Between one step and the next I abandoned the stumble I’d been using and shot forward with all of the speed and grace I could’ve asked for. My first round took the closest enforcer between the eyes, which meant he dropped with the kind of instant suddenness that only occurred when the brain abruptly stopped sending signals out to the rest of the body, but in spite of how quickly he dropped, I’d already made it to his body even before his shoulders hit the ground.
The sound of my gunshot—loud enough to wake almost the entire building—was still echoing through the corridor as I made it to the doors and fired two shots so close together they almost sounded like one. Bullets slammed into the long bones in the second enforcer’s leg a couple of inches below his knee, and he was suddenly as safe as I could make him without wasting the time required to knock him out. He could scream and he could crawl after me, but screaming wasn’t going to do anything to alert anyone who hadn’t already heard not just one but three gunshots in the last couple of seconds, and he wasn’t going to be able to wield his sword with any effectiveness while on his hands and knees.
I blew past the doors into the throne room with my head on a pivot, trying to verify that Tyrell hadn’t stationed any guards where they would be able to ambush me even before I made it to the corridor leading into his personal quarters. Moving through a world that seemed to be stuck in slow motion, it took just over three seconds for me to cross the throne room and hit the set of double doors there with my shoulder.
I’d known even before I collided with the door that it was going to hurt to run into all of that metal, but I’d already re-tasked some of my nanites to strengthen my bones, and unless I was prepared to risk being locked out of Tyrell’s personal quarters I didn’t have the option of taking a less aggressive approach. Even so, the crunch as my left shoulder hit the door hurt badly enough that it was all I could do to carry forward with my plan to turn my fall into a roll.
I was fortunate on two accounts—first that the enforcer just inside the door hadn’t finished barring it before I slammed into it, and second that I’d known both enforcers would be right on top of me once I was inside the corridor. If I hadn’t rolled when I did, the razor-sharp sword that sliced through the air just above waist height would have cut me in half, but I did—in spite of the agony I experienced as both my side wound and my broken left shoulder protested the action—which meant that I came up behind both enforcers before they could react to my unexpected behavior.
I shot each man once, four inches below the knee, and then used their pain and surprise to allow myself to close and pistol-whip both of them into unconsciousness. I’d debated just shooting both of them a second time, but I didn’t really expect to be able to brute-force my way past the final door and I figured that it was better to save my bullets given how likely I was to need them in just a moment.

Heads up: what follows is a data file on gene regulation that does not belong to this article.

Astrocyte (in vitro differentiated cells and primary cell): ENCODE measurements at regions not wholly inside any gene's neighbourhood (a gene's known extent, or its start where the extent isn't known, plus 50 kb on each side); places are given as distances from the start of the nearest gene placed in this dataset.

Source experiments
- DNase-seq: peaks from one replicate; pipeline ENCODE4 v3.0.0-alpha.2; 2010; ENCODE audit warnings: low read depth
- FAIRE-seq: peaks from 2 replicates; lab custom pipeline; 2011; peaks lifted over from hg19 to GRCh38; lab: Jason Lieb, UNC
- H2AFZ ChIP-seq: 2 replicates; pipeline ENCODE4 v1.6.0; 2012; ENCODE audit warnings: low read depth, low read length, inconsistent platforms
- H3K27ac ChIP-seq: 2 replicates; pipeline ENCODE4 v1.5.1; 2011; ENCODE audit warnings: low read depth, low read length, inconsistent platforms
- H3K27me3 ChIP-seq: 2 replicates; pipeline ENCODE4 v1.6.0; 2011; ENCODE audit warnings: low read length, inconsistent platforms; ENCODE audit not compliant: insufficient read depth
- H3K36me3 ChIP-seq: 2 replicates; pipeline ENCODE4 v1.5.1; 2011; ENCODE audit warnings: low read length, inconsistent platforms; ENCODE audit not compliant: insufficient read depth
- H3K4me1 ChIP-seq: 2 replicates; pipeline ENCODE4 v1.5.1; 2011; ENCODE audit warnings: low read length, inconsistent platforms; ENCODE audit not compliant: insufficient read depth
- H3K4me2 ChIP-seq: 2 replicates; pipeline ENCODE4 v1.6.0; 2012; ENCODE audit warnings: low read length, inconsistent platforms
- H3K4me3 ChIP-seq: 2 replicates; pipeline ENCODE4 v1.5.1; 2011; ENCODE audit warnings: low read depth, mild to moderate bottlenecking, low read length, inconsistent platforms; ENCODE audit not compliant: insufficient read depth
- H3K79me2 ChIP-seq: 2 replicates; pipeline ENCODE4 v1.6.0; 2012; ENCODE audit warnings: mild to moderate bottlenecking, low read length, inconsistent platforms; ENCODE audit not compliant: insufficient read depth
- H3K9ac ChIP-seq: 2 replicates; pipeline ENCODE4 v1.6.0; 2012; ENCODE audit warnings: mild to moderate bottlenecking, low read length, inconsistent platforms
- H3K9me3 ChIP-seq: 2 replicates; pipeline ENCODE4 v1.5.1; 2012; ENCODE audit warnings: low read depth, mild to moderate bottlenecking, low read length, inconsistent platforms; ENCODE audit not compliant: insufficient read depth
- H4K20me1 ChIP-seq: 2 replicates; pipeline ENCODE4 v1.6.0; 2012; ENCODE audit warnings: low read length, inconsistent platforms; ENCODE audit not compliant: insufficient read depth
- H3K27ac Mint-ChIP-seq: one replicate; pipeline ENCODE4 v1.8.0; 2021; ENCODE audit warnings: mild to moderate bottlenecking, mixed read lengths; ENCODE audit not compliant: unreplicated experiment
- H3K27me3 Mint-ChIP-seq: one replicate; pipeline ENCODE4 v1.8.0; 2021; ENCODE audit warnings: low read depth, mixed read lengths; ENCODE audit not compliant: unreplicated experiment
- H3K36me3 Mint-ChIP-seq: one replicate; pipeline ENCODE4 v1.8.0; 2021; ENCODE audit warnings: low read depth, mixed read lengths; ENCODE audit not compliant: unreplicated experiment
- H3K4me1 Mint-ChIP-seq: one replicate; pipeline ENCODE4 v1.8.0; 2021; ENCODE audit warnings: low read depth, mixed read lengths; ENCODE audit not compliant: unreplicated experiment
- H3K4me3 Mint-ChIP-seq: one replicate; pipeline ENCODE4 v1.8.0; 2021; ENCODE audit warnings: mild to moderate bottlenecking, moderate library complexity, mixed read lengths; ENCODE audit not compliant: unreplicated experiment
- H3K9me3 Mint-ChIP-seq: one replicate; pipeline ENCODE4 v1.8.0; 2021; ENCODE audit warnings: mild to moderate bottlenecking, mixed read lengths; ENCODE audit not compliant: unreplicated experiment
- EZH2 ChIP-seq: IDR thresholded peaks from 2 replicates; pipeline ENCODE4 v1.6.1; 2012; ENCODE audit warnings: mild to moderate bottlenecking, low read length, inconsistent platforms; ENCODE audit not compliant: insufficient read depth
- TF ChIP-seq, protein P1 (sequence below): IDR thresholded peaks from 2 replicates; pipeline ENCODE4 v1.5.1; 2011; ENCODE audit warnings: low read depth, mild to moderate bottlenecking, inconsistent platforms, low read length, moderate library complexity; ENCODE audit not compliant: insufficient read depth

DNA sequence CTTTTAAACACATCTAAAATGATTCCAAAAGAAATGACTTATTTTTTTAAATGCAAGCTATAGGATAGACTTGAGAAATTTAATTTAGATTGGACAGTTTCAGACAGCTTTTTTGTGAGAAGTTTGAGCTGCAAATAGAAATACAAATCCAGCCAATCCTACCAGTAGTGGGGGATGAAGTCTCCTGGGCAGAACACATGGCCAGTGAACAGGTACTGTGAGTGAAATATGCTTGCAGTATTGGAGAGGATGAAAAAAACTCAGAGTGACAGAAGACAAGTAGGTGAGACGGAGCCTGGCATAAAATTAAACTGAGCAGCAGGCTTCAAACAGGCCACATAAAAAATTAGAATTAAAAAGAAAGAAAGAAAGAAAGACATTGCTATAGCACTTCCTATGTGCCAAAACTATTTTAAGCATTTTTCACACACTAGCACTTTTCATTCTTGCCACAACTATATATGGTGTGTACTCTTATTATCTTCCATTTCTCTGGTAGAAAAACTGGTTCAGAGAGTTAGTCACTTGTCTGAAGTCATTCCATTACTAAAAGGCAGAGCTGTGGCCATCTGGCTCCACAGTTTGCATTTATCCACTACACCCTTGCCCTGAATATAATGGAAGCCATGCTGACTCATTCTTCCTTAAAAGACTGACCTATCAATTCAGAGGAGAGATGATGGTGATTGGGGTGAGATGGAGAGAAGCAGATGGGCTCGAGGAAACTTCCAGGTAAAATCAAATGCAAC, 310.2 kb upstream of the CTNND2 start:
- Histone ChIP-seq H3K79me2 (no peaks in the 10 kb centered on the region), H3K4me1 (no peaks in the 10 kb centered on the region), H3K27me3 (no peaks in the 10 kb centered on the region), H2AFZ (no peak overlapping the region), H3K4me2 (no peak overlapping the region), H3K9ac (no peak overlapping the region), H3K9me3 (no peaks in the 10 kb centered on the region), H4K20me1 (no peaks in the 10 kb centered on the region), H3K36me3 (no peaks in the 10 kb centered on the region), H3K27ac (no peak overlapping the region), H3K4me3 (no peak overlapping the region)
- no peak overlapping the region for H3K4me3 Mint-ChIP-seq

Lifting the heavy metal bar into place once I’d pushed both doors closed again was every bit as agonizing as I’d been expecting it to be, but fortunately Tyrell wasn’t feeling adventurous and chose to remain cowering inside his quarters rather than coming out and attacking me while I was most vulnerable.
I could hear yells coming from somewhere outside the throne room and it seemed almost as though the entire building vibrated with the sound of running steps, but now that I had something substantial between myself and the rest of the world, Tyrell’s remaining men were much less of a concern than they otherwise would’ve been. Moving now with only a shadow of my normal speed and grace, I walked over to the last remaining obstacle between Tyrell and me, and put four closely spaced shots into the door right around the handle.
Fully aware of the fact that Tyrell was the third or fourth most dangerous person on the planet behind Alexander and Megan with their insanely high nanite loads, I kicked the door open and threw myself into the room hoping that I was moving fast enough to avoid being shot if Tyrell had smuggled some kind of firearm into the territory with him. Unfortunately, that turned out to be the wrong thing to do.
Tyrell was waiting in the perfect spot to engage me in hand-to-hand combat as my momentum dissipated, and he took advantage of everything his nanites had to offer in his opening attack. Tyrell’s fist moved so fast that even with my nanites augmenting my time sense I still almost couldn’t follow his attack, but somehow I managed to slide my head out of the way at the last moment, and then it was my turn to attack in spite of being off balance and unprepared for this kind of fight.